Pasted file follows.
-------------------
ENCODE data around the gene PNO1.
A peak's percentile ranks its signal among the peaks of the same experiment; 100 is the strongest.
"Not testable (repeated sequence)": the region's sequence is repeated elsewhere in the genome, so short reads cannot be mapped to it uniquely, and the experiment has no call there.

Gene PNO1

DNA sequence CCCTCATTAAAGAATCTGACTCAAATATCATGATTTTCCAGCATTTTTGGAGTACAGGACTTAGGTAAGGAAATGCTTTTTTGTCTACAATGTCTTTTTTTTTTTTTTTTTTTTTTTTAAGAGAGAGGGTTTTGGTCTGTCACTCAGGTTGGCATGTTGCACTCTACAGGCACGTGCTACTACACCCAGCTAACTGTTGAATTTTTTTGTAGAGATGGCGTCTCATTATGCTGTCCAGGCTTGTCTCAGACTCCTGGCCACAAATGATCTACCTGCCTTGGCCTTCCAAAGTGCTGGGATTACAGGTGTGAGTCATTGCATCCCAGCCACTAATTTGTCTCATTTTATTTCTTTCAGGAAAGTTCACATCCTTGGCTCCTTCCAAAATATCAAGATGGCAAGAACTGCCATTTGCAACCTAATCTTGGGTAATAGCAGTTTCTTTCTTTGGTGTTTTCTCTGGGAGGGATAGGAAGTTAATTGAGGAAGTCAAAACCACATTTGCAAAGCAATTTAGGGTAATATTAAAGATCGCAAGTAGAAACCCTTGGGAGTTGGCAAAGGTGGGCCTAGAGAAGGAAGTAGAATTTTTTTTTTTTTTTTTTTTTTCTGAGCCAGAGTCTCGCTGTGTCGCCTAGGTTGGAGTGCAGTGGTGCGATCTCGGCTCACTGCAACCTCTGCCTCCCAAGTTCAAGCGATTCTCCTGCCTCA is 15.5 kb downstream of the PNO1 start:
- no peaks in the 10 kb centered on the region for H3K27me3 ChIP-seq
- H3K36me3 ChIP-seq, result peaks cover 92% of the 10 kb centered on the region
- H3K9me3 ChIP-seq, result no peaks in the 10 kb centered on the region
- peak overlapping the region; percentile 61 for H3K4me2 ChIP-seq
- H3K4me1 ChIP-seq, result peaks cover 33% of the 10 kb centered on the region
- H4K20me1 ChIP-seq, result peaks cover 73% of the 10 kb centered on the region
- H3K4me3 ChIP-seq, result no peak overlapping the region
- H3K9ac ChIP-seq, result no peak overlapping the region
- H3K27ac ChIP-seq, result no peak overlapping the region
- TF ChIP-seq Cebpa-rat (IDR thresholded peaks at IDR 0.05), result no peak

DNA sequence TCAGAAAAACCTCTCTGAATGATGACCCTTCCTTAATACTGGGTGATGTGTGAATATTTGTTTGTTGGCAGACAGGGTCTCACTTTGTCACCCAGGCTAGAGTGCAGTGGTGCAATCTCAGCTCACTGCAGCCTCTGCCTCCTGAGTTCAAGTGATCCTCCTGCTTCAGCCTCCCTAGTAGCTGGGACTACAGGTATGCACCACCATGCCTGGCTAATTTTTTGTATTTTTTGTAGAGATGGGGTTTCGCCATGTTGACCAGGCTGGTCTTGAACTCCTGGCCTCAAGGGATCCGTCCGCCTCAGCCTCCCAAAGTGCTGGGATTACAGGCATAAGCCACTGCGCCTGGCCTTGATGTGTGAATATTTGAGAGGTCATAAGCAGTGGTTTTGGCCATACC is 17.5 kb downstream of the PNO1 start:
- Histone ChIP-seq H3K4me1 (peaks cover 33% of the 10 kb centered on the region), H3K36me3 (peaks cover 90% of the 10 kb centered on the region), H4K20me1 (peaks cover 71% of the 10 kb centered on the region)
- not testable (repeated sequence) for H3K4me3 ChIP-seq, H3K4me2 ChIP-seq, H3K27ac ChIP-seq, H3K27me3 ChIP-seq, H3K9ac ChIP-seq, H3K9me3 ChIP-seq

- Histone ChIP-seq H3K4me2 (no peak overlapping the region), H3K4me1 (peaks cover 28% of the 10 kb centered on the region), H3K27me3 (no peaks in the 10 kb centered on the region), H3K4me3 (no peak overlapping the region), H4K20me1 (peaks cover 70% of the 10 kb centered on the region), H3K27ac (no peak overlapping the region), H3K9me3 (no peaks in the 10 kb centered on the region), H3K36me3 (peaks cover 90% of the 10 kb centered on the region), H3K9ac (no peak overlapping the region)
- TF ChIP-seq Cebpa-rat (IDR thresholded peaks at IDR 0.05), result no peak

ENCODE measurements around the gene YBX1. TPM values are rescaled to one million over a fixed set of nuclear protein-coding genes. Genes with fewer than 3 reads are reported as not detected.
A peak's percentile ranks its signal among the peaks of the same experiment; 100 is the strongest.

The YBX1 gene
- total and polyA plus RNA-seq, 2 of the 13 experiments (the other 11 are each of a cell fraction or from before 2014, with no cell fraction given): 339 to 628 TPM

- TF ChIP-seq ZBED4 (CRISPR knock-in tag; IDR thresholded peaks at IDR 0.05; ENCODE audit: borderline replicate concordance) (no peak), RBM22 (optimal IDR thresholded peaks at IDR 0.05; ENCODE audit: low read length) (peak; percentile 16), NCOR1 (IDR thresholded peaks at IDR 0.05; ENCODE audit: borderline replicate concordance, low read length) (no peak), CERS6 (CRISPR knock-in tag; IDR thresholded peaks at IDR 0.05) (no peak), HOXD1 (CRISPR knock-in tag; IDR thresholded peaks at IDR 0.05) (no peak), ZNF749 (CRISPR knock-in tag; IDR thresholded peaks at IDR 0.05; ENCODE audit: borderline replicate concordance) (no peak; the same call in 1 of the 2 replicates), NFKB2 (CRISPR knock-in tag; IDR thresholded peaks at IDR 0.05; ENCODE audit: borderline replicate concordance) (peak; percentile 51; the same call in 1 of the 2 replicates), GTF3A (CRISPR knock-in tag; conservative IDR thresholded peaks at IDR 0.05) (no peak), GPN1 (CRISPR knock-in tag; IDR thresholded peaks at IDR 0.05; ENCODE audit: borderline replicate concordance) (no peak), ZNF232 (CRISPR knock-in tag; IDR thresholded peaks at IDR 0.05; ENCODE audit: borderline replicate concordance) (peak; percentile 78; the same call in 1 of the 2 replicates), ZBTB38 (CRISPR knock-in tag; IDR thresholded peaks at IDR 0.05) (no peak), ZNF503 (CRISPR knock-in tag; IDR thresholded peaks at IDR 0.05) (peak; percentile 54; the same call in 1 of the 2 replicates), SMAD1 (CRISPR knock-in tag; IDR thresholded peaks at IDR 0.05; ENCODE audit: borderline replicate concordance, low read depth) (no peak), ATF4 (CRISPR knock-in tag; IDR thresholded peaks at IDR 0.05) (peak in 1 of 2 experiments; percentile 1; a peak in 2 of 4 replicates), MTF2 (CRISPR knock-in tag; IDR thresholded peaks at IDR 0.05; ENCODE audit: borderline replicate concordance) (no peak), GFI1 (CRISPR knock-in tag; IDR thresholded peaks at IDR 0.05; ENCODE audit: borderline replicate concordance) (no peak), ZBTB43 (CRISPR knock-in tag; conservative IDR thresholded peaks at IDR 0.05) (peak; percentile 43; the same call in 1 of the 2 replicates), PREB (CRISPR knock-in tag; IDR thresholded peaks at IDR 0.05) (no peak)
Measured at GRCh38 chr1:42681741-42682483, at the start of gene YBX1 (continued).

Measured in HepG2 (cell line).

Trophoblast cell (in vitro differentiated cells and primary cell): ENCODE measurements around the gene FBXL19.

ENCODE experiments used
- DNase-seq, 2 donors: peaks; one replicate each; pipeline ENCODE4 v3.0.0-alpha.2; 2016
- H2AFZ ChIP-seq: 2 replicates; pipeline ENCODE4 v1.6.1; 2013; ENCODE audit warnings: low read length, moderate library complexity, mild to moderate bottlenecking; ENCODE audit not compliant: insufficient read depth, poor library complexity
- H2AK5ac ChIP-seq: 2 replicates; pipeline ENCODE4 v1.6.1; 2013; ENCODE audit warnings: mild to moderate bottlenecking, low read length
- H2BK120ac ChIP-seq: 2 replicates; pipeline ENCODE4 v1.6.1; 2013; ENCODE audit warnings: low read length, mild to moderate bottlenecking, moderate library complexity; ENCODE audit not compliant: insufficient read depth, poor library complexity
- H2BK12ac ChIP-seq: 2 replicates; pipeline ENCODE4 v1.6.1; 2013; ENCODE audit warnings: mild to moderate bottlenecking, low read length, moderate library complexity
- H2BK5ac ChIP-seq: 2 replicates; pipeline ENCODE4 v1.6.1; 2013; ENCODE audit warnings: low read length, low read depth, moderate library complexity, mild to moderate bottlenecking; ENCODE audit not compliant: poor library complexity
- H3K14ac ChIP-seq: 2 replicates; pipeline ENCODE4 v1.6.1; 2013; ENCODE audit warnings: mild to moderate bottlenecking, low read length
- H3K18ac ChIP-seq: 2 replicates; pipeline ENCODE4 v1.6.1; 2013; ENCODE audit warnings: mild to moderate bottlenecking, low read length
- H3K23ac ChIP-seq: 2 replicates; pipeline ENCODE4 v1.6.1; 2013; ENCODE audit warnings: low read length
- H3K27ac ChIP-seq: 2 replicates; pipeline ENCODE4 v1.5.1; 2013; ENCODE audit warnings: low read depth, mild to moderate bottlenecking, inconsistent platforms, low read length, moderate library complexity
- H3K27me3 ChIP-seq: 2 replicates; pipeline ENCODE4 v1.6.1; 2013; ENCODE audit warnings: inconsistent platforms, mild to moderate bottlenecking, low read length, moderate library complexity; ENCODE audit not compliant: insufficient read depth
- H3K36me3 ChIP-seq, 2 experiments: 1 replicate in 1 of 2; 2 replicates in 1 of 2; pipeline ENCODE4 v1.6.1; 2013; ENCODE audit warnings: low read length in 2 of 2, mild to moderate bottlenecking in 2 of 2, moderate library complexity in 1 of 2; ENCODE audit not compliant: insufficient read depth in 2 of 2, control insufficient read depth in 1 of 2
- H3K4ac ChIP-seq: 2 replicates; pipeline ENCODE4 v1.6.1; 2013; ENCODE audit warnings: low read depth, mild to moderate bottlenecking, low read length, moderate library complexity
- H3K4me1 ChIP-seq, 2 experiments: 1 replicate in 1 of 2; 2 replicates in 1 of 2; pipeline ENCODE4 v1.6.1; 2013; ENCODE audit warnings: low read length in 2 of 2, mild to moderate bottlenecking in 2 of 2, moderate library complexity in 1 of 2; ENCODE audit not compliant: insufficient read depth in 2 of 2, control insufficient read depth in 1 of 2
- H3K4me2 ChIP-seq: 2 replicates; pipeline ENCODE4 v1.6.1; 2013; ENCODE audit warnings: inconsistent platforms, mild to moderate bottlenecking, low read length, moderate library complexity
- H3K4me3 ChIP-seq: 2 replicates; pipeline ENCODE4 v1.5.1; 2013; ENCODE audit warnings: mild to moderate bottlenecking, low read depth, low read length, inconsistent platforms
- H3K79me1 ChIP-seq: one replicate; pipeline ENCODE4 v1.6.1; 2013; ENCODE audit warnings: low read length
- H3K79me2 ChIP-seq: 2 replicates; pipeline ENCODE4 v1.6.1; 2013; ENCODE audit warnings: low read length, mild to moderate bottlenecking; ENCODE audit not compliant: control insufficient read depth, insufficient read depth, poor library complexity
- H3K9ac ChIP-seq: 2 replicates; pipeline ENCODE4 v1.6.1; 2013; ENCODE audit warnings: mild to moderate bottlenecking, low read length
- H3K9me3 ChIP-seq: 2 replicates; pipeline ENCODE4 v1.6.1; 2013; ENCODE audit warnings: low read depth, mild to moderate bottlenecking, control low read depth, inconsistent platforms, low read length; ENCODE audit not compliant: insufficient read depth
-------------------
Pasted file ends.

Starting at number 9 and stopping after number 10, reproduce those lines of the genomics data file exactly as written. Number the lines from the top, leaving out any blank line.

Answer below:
- peak overlapping the region; percentile 61 for H3K4me2 ChIP-seq
- H3K4me1 ChIP-seq, result peaks cover 33% of the 10 kb centered on the region